The tests themselves also stretch you in so many ways from multiple choice on a range of subjects (Econ, history, computers, literature, grammar, etc) to writing two or three essays on varying topics. And, yes, the time pressure is intense.

Back in the old days, you’d look around you to see hundreds of others competing for the maybe 2000 slots for the Oral Assessment. And at the Oral Assessment you wonder which of the applicants sitting at the round-table exercise were going to cross all the hurdles to make the cohort of 200 or so who will be put on registrars. You know too that recent Washington buzzwords like sequestration and 0% budgeting mean that there could be even fewer slots open.

Similarly, for the past 10+ years there has been a huge push to hire more minorities, especially Hispanics and Asian Americans who are woefully underrepresented as ELOs and Senior Foreign Service officers. African Americans continue to be underrepresented, but not as much. Women have nearly caught up with men in entering classes, but lag under the Senior Foreign Service glass ceiling.  These hiring goals will affect hiring and promotion; some will be helped, others hurt.

The FSOT is a strange test, I can’t deny that, and there are so many things that come together to decide whether you’ll get on a register and whether you’ll get hired.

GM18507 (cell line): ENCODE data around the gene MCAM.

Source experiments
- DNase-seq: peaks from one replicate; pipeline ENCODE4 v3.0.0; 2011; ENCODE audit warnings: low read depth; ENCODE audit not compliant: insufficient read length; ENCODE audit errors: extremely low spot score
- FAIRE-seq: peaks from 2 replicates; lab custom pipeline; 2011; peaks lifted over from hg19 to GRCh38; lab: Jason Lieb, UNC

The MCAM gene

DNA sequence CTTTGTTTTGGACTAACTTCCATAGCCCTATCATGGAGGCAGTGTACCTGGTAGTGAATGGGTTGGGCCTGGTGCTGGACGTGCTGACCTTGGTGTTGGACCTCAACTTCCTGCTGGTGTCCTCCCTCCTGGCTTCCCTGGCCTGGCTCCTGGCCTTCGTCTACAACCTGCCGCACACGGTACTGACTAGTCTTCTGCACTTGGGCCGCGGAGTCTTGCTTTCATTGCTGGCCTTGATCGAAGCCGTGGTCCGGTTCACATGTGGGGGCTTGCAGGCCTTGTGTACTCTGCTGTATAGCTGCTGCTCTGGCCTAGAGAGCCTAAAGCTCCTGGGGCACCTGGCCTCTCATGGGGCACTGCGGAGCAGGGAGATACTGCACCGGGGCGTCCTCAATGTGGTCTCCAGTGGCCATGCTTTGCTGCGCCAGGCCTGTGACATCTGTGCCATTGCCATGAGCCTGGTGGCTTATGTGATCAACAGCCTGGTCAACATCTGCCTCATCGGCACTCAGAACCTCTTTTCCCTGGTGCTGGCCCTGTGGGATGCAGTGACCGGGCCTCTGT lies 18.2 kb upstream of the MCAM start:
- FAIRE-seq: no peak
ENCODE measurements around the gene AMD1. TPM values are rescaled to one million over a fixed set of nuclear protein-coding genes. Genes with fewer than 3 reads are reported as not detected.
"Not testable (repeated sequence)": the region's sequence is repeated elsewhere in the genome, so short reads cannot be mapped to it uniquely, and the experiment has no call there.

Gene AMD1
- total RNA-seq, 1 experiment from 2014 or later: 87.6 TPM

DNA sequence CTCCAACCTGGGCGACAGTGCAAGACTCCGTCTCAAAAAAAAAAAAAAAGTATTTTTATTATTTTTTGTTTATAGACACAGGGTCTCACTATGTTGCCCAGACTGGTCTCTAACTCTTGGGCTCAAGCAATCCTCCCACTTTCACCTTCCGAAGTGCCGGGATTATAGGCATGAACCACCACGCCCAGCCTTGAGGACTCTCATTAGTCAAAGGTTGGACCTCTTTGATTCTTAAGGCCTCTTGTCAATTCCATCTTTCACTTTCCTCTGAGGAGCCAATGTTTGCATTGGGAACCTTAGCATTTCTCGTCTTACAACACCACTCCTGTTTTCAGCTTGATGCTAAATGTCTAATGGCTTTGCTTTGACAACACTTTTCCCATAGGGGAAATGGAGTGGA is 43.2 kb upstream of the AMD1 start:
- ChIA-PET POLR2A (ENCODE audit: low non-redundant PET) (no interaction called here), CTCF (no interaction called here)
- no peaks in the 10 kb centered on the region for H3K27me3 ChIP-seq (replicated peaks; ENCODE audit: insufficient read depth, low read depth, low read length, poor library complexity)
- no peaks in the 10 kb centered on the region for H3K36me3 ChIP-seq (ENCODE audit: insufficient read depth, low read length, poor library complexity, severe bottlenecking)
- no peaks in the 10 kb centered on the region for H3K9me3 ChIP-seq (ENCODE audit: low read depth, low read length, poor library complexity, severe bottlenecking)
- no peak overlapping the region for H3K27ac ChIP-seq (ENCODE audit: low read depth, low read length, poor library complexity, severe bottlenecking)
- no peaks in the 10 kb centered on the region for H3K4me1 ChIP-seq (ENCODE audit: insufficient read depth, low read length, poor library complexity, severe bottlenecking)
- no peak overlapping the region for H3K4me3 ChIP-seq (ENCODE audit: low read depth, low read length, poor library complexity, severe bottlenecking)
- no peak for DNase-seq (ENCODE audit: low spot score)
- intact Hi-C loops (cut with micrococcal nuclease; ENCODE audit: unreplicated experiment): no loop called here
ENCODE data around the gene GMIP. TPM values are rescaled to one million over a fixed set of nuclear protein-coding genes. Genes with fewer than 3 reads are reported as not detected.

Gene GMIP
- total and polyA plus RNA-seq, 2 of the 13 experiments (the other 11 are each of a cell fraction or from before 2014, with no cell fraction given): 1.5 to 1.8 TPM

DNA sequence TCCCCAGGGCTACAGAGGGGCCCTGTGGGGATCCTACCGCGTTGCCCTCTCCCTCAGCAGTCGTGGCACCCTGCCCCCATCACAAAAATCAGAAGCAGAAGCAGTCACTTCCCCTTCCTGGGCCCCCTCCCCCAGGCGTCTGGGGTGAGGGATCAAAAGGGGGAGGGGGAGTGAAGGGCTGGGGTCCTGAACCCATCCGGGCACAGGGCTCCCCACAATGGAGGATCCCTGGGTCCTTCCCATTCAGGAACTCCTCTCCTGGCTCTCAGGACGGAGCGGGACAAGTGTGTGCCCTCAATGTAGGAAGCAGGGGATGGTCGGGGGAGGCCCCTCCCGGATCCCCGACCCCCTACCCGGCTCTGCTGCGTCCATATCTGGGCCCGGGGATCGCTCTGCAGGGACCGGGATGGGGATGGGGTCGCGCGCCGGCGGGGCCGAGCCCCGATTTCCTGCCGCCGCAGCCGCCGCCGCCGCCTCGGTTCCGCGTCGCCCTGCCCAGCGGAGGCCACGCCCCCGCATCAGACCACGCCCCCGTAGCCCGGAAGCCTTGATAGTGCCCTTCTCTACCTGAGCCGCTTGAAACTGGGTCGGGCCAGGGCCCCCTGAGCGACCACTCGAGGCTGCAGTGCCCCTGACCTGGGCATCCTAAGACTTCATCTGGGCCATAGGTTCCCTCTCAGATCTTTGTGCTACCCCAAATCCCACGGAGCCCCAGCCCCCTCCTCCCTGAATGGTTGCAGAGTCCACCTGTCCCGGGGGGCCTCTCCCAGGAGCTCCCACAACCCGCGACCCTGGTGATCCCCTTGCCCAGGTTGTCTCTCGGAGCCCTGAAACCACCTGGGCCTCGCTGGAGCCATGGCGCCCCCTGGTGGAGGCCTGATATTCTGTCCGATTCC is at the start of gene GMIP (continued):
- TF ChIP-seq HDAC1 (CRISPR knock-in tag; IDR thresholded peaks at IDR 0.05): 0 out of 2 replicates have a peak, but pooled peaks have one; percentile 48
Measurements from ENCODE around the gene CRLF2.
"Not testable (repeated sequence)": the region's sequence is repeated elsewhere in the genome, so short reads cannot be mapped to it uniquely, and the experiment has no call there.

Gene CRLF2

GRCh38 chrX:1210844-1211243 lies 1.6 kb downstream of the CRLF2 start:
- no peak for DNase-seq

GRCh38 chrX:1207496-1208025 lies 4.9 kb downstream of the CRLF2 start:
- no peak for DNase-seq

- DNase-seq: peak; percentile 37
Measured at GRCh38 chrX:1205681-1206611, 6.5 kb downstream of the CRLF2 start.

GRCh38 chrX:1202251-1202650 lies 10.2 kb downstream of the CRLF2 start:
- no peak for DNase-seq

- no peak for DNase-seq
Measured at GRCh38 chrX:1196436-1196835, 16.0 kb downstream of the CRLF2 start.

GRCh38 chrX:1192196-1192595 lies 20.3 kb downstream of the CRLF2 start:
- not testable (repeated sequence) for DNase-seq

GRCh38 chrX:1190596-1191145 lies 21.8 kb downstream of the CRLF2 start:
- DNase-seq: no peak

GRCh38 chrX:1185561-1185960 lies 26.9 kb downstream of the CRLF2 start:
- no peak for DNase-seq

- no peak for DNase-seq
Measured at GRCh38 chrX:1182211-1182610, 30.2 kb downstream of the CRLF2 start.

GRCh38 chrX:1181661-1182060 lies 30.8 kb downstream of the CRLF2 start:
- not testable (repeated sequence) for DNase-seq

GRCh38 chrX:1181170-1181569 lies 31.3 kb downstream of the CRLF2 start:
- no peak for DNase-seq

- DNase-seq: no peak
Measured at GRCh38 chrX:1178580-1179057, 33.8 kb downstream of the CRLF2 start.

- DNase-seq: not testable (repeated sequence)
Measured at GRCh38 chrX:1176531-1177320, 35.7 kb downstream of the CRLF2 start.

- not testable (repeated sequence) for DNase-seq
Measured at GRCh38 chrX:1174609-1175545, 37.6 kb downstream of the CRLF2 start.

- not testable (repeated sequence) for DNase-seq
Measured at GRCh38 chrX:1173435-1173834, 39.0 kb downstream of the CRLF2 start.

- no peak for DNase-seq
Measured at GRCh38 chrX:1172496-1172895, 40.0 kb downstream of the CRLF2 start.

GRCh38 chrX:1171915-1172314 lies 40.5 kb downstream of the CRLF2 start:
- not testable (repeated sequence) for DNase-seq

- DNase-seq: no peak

FSOT-Like Test Questions to Boost Your Skills


There’s a great website that goes over English grammar, usage, and vocabulary.  Even better, there are scads of test questions that are very similar to those on the FSOT.

Check it out here.

I’d like to give a shout-out to the owner of the blog, but I lost his email.  If he or she does see this, I want to thank you again for alerting us to such a rich resource.






Mobile Donating Could Raise Millions for The Ebola Crisis

Dear readers, this is not a typical post and may not help you pass the FSOT, but it is linked to the State Department and the ongoing Ebola crisis in West Africa.

Please read it and if you agree, kindly send it on to your contacts.  The goal is to create a groundswell for State to take action as it once did just after the 2010 earthquake in Haiti…

Best, Bill

The attached paper is addressed to all those who care about foreign affairs, global pandemics, and the crisis that grips West Africa, where according to the Centers for Disease Control’s worst-case estimate the Ebola virus could infect up to 1.4 million people and kill nearly 1 million (with a 70% mortality rate).  I have a way to channel private U.S. donations to the fight ongoing in the Mano River region.  Please read the following: